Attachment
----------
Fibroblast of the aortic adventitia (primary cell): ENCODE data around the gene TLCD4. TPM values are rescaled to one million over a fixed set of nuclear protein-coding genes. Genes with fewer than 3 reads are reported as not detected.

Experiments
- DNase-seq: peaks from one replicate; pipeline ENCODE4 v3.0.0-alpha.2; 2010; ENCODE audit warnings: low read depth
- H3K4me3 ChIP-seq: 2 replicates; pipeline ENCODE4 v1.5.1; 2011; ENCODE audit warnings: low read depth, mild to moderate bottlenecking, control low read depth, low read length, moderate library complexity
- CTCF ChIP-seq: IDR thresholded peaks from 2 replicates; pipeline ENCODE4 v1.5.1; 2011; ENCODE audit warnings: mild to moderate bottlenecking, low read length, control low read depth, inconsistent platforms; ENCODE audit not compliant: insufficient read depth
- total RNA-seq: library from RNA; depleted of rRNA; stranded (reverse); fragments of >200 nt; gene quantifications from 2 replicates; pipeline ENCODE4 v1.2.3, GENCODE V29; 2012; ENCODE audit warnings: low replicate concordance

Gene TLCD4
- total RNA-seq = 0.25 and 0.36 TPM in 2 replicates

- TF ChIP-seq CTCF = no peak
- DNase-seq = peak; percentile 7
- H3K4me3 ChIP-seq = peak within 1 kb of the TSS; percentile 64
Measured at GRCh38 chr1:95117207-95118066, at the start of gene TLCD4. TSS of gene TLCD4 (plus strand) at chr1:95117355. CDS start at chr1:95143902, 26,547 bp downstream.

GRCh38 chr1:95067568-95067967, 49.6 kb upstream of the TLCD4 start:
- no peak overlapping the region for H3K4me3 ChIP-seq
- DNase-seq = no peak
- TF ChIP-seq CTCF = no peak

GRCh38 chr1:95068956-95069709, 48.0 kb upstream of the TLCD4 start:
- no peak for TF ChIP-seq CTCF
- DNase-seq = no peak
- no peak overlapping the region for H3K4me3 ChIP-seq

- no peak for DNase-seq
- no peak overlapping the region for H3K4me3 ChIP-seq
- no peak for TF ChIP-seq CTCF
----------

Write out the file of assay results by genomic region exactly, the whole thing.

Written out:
Fibroblast of the aortic adventitia (primary cell): ENCODE data around the gene TLCD4. TPM values are rescaled to one million over a fixed set of nuclear protein-coding genes. Genes with fewer than 3 reads are reported as not detected.

Experiments
- DNase-seq: peaks from one replicate; pipeline ENCODE4 v3.0.0-alpha.2; 2010; ENCODE audit warnings: low read depth
- H3K4me3 ChIP-seq: 2 replicates; pipeline ENCODE4 v1.5.1; 2011; ENCODE audit warnings: low read depth, mild to moderate bottlenecking, control low read depth, low read length, moderate library complexity
- CTCF ChIP-seq: IDR thresholded peaks from 2 replicates; pipeline ENCODE4 v1.5.1; 2011; ENCODE audit warnings: mild to moderate bottlenecking, low read length, control low read depth, inconsistent platforms; ENCODE audit not compliant: insufficient read depth
- total RNA-seq: library from RNA; depleted of rRNA; stranded (reverse); fragments of >200 nt; gene quantifications from 2 replicates; pipeline ENCODE4 v1.2.3, GENCODE V29; 2012; ENCODE audit warnings: low replicate concordance

Gene TLCD4
- total RNA-seq = 0.25 and 0.36 TPM in 2 replicates

- TF ChIP-seq CTCF = no peak
- DNase-seq = peak; percentile 7
- H3K4me3 ChIP-seq = peak within 1 kb of the TSS; percentile 64
Measured at GRCh38 chr1:95117207-95118066, at the start of gene TLCD4. TSS of gene TLCD4 (plus strand) at chr1:95117355. CDS start at chr1:95143902, 26,547 bp downstream.

GRCh38 chr1:95067568-95067967, 49.6 kb upstream of the TLCD4 start:
- no peak overlapping the region for H3K4me3 ChIP-seq
- DNase-seq = no peak
- TF ChIP-seq CTCF = no peak

GRCh38 chr1:95068956-95069709, 48.0 kb upstream of the TLCD4 start:
- no peak for TF ChIP-seq CTCF
- DNase-seq = no peak
- no peak overlapping the region for H3K4me3 ChIP-seq

- no peak for DNase-seq
- no peak overlapping the region for H3K4me3 ChIP-seq
- no peak for TF ChIP-seq CTCF